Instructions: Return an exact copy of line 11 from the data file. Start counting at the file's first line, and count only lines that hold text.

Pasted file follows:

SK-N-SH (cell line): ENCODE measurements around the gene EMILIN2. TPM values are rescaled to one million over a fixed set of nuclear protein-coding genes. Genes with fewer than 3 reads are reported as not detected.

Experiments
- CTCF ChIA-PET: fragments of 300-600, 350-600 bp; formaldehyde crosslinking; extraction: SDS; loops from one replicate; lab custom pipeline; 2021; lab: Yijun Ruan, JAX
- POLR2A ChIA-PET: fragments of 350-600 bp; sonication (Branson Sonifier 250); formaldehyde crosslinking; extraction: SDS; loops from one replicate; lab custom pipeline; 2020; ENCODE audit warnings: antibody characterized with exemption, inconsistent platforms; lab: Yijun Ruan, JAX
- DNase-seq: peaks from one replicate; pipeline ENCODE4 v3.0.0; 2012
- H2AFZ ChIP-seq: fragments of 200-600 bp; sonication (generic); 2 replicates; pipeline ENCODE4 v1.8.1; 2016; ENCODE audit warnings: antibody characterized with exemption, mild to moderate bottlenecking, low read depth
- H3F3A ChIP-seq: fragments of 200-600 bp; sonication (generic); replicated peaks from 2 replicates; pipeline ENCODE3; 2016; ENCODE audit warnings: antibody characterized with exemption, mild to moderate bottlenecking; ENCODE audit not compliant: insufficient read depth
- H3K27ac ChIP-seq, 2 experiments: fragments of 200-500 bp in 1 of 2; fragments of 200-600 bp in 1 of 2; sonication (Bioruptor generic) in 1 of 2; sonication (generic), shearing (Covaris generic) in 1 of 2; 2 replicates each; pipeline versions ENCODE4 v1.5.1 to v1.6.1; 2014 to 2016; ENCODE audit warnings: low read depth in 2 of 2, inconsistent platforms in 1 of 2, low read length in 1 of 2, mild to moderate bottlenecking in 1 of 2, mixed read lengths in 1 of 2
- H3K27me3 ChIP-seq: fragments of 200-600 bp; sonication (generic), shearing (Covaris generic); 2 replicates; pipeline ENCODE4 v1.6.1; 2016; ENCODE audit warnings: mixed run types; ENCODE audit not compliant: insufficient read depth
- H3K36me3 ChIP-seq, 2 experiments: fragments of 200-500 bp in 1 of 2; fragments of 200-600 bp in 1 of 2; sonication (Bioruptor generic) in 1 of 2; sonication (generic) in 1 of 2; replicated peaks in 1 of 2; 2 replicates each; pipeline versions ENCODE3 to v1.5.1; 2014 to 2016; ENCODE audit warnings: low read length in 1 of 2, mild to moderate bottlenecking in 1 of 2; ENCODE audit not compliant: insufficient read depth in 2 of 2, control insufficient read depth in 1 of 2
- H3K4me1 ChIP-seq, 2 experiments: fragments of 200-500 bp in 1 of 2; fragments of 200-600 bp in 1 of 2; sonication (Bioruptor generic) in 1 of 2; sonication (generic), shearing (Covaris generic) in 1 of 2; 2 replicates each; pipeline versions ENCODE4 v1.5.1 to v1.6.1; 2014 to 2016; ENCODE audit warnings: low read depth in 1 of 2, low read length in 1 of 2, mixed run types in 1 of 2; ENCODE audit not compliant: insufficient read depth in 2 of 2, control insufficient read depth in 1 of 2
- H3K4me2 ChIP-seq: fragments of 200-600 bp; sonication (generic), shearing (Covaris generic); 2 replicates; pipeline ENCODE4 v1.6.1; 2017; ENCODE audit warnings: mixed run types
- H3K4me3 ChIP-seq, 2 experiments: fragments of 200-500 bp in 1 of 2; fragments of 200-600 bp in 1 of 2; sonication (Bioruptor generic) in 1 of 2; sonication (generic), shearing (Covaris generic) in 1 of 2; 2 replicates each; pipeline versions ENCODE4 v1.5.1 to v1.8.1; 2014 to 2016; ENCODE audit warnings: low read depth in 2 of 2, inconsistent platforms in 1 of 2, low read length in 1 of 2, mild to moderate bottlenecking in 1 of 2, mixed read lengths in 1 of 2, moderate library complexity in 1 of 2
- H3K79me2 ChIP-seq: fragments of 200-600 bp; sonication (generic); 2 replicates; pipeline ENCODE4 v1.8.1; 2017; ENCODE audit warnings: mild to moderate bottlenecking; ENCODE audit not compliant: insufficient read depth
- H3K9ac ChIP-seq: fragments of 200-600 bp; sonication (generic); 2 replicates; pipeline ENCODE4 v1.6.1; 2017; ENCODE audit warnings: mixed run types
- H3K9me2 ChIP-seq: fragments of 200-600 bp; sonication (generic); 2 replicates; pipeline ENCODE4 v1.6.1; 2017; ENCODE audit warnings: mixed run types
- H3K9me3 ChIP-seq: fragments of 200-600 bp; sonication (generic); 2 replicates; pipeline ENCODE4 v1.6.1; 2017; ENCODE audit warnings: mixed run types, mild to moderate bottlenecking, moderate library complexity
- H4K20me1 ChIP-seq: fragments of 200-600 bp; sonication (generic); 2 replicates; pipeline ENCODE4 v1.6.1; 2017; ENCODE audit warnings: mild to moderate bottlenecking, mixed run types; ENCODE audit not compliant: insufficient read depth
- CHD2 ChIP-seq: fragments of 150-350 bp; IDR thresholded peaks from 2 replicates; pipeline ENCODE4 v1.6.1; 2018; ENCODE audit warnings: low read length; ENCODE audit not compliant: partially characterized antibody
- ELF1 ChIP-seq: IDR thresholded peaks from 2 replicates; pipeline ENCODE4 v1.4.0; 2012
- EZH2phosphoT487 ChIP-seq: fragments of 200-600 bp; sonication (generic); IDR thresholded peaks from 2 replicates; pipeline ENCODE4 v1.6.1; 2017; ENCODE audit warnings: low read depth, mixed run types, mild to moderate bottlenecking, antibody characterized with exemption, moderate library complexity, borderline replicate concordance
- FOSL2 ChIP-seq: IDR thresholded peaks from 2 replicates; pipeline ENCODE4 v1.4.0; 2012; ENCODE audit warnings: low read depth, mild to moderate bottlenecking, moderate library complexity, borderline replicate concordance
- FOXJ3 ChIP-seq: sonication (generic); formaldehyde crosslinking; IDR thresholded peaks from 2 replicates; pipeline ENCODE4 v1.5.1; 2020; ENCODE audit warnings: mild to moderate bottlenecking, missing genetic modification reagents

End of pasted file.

- H3K4me1 ChIP-seq, 2 experiments: fragments of 200-500 bp in 1 of 2; fragments of 200-600 bp in 1 of 2; sonication (Bioruptor generic) in 1 of 2; sonication (generic), shearing (Covaris generic) in 1 of 2; 2 replicates each; pipeline versions ENCODE4 v1.5.1 to v1.6.1; 2014 to 2016; ENCODE audit warnings: low read depth in 1 of 2, low read length in 1 of 2, mixed run types in 1 of 2; ENCODE audit not compliant: insufficient read depth in 2 of 2, control insufficient read depth in 1 of 2